Maple vs. Cherry: Which One to Use?

Maple vs. Cherry: Which One to Use?

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If you are looking to build something around the house, solid wood is always a good option to consider. That said, there are many different types of wood to use, with maple and cherry being two of them.

Although these two types of hardwood may be somewhat similar, they do share some differences as well.

Therefore, today, we want to do a side-by-side comparison of both maple and cherry to see what makes them different, with the main goal being to figure out which one is best for your next construction project.

What Is Maple?

First, we have the maple tree, of which there are many varieties. However, here we are talking specifically about the sugar maple or hard maple, which is because it is one of the most popular, and commonly found types, in North America. Is often used for construction as it is one of the most durable and hardest varieties out there.

The maple tree can be found all throughout the northern hemisphere, particularly in Canada and the United States, with over 10 different species existing between those two countries, with many others also existing in Asia.

This is a hardwood tree that is deciduous in nature, which means that it will lose its leaves in the winter. As for appearance, the wood of the maple tree has a very straight grain, although it may also have some waves, curls, or ripples. The wood usually also has a very fine texture. The heartwood of maple is reddish-brown, with the sapwood being cream-colored, almost white.

What is interesting to note is that maple is one of the few types of hardwood where the sapwood is usually used for construction, not the heartwood. Either way, most people would agree that this is a very nice-looking material.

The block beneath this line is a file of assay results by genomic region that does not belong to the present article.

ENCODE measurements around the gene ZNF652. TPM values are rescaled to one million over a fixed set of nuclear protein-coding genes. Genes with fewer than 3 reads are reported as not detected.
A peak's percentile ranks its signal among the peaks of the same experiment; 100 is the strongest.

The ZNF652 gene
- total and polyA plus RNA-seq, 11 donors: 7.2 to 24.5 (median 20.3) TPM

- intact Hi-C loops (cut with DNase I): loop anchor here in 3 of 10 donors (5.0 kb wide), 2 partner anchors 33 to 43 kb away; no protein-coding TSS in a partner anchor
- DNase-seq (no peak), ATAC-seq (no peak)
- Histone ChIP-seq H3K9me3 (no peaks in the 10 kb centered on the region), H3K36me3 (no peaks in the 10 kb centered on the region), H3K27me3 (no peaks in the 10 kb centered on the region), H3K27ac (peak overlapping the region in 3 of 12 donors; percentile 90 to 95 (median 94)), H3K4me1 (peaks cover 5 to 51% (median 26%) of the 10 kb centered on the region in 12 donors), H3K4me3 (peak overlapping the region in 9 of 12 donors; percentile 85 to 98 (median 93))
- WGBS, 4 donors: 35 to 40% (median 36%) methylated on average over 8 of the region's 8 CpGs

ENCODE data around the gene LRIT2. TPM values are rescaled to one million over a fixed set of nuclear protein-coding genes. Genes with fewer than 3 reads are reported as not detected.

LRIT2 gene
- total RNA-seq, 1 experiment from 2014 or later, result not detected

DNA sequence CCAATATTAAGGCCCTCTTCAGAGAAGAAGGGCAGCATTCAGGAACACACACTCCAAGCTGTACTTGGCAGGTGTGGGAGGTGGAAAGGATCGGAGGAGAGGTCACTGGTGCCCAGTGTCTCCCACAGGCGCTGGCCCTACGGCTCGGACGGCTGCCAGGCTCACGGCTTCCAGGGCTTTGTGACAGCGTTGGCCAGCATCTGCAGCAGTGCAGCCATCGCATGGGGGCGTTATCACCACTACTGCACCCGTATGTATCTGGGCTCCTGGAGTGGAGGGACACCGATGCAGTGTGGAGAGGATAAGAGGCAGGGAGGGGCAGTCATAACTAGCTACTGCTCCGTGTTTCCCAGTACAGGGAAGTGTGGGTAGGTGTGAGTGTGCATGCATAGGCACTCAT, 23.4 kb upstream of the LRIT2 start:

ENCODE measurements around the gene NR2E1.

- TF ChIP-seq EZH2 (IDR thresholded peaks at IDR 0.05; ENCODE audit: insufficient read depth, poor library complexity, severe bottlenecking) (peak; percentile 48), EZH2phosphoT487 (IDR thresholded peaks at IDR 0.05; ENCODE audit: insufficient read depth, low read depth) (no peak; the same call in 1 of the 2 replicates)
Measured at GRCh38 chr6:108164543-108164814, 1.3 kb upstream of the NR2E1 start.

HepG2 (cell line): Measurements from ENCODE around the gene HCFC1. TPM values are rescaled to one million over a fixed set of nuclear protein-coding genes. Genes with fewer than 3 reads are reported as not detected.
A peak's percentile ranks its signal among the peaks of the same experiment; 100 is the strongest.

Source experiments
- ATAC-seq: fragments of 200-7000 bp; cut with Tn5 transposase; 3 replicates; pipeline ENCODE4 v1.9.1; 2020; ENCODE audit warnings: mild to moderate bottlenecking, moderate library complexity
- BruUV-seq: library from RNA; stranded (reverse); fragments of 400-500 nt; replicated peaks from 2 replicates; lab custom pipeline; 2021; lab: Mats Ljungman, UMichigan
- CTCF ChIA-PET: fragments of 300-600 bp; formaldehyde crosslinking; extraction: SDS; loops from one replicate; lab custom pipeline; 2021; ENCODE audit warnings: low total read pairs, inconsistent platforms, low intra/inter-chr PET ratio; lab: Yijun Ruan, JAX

The maple tree is a very dense and hard type of tree, which allows for a great deal of physical durability, especially against denting, scratching, and physical impacts. It is actually one of the harder types of hardwood found in North America.

Moreover, this wood is also somewhat resistant to moisture, especially when properly treated, so it can be ideal for outdoor use, although keep in mind that it is not the most pest-resistant type of hardwood in the world. However, because maple is so durable, it does make for a good option for walls, floors, instruments, furniture, and more.

What Is Cherry?

We then have the cherry tree, and yes, here we are talking about actual fruit-bearing cherry trees. These can be found all throughout the USA and Canada, particularly in the northeastern parts, especially in northern New York, West Virginia, Virginia, and Pennsylvania. This is a deciduous tree, which means that it loses its leaves during the winter, and it is a type of hardwood, in fact, one of the harder types of hardwood that can be found in North America.

Cherry wood is very hard and durable, which makes it resistant to a variety of types of physical damage, such as denting, scratching, and more. It is also fairly easy to bend, especially with steam, and it isn’t too heavy or dense. It also has a fairly high level of strength.

This wood also has more natural oils and resins than most other kinds of wood, which allows it to have excellent fungus, pest, insect, and moisture resistance. It is therefore an excellent type of wood to use for outdoor purposes, as it will resist the elements very well.

As for appearance, cherry usually has a tight and straight grain, and a uniform and fine texture. This wood is usually a very rich reddish-brown color.

Cherry wood is durable and easy to work with, it looks nice, and it has a moderate price as well. Due to it being so resistant to moisture, it is often used for outdoor-related purposes, even for marine-related applications, such as for making boat interiors. It is often also used for making fine furniture, high-end cabinets, flooring, millwork, molding, musical instruments, and decorative pieces too.

Maple vs. Cherry: What Are the Differences?

Now that we know what both maple and cherry are, let’s figure out what makes them different.